Can You Recognize a Heart Attack? Look For These Common (and Not-So-Common) Signs
According to the movies, a heart attack is dramatic and obvious: pain in the left arm and severe chest discomfort tells you it’s time to call 911. But the reality can often be quite different.
In addition to chest pain or discomfort, upper body pain or discomfort in the arms, back, neck, jaw or stomach, a heart attack can also present with shortness of breath, breaking out in a cold sweat, nausea or lightheadedness. If you or someone you know is experiencing these symptoms, it is important to seek medical attention immediately.
Some of the more unusual symptoms you might not know about include fatigue, weakness, a feeling of indigestion or heartburn, unusual or unexplained anxiety and a sense of impending doom. Others are jaw or teeth pain, a feeling of fullness in the throat and even upper back pain. These symptoms can be more difficult to recognize as signs of a heart attack and are often overlooked or attributed to other causes. It is important to be aware of these unusual symptoms and seek medical attention if you experience any of them, especially if they are accompanied by more common heart attack symptoms such as chest pain.
Differences for men and women
Heart attack symptoms can be different in men and women. Men are more likely to experience the more typical symptoms of a heart attack such as chest pain or discomfort, while women are more likely to experience atypical symptoms such as shortness of breath, fatigue, weakness and back or jaw pain. Women are also more likely to experience nausea or vomiting, and to feel lightheaded or dizzy. Additionally, women are more likely to have a heart attack at a younger age than men and also have higher mortality rate.
Know the risks
There are several factors that can increase your risk of having a heart attack, including:
- High blood pressure
- High cholesterol
- Family history of heart disease
- Lack of physical activity
- Poor diet
- Age, especially if you’re a man over 45 or a woman over 55
If you have any of these risk factors, it’s important to talk to your primary care physician about your risk for heart disease and what you can do to reduce your risk. They may recommend lifestyle changes such as eating a healthy diet, getting regular exercise, quitting smoking, and managing any chronic medical conditions you may have. They may also recommend preventive measures such as cholesterol-lowering medication (known as a statin) or blood pressure medication. Again, if you have any symptoms of a heart attack, seek medical help immediately.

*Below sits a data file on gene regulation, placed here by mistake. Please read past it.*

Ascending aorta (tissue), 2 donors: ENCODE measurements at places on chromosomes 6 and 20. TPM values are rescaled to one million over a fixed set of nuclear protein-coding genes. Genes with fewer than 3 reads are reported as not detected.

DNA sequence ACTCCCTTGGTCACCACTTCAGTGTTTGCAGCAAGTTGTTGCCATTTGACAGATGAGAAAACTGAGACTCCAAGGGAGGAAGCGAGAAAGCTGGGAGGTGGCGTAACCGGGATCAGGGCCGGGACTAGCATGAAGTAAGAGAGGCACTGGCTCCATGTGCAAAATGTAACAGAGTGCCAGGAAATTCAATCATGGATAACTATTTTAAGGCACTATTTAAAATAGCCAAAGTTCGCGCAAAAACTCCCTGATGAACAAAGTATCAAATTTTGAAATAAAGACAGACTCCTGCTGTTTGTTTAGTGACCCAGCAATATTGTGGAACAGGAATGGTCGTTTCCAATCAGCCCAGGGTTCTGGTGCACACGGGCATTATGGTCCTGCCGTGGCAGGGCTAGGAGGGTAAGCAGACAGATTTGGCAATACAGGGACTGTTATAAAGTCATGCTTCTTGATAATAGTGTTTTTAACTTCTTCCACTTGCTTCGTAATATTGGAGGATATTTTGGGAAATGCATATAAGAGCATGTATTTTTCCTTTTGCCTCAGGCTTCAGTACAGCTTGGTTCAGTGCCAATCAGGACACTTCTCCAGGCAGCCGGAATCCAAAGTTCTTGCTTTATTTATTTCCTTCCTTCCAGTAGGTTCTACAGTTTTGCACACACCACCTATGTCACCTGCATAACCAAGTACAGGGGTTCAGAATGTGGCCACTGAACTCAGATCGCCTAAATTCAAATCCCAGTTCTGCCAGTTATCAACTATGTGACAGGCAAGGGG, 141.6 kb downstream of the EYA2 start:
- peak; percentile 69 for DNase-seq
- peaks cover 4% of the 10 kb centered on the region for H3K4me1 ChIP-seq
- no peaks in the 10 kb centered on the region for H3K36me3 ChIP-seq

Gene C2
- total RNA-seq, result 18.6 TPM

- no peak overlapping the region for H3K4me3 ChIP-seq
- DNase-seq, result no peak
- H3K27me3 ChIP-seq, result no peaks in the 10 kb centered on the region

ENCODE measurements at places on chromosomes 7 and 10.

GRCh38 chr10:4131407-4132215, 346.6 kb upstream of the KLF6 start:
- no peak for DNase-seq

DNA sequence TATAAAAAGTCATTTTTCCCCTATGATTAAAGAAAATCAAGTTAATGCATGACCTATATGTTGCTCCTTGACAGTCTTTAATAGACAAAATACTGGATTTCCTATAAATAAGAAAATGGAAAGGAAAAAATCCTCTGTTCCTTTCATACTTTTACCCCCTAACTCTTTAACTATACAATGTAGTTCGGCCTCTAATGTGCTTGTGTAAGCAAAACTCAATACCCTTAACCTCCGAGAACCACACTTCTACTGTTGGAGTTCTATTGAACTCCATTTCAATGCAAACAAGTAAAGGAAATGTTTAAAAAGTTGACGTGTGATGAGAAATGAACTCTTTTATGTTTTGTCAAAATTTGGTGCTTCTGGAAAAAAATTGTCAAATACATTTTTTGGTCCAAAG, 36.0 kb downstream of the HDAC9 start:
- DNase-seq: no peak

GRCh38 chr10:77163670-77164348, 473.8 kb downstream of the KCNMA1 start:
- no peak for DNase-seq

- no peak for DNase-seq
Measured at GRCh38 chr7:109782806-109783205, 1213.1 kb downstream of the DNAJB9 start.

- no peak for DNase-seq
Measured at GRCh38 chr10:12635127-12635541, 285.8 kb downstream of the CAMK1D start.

Heart attack facts
Here are a few unusual facts about heart attacks:
- Heart attacks can happen at any age. While heart disease is more common in older adults, heart attacks can happen to people of any age, even young adults and children.
- Some people may not experience any symptoms before a heart attack. This is known as a silent heart attack, and it’s more common in older adults and people with diabetes.
- Heart attacks can happen during physical activity. While physical activity is generally good for the heart, intense exertion can trigger a heart attack, particularly in people with underlying heart disease.
- Stress and emotional distress can increase the risk of a heart attack. Stressful situations such as the loss of a loved one, a divorce, or a job loss can increase the risk of a heart attack.
- Cold weather can increase the risk of a heart attack. Cold weather can cause blood vessels to constrict, which can increase blood pressure and the risk of a heart attack.
When symptoms strike, act fast
If you think you may be having a heart attack, here are some steps you should take:
- Call 911 or your local emergency number. This is the fastest way to get medical help.
- Chew and swallow an aspirin if you have one. Aspirin can help to prevent blood clots from forming and can reduce the damage to your heart.
- Sit down and rest. Try to remain as calm as possible.
- Wait for the paramedics to arrive. They will be able to provide you with oxygen and other treatments that can help to reduce the damage to your heart.
- Follow the instructions of the paramedics. They will be able to give you more information on what you should do next.
Keep in mind that time is crucial when it comes to heart attacks, so it is important to act quickly if you think you may be having one. If you experience chest pain or discomfort, shortness of breath, or any of the other symptoms of a heart attack, don’t wait to seek help.
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If you think you may have a medical emergency, call 911 immediately, call your doctor, or go to the emergency room/urgent care.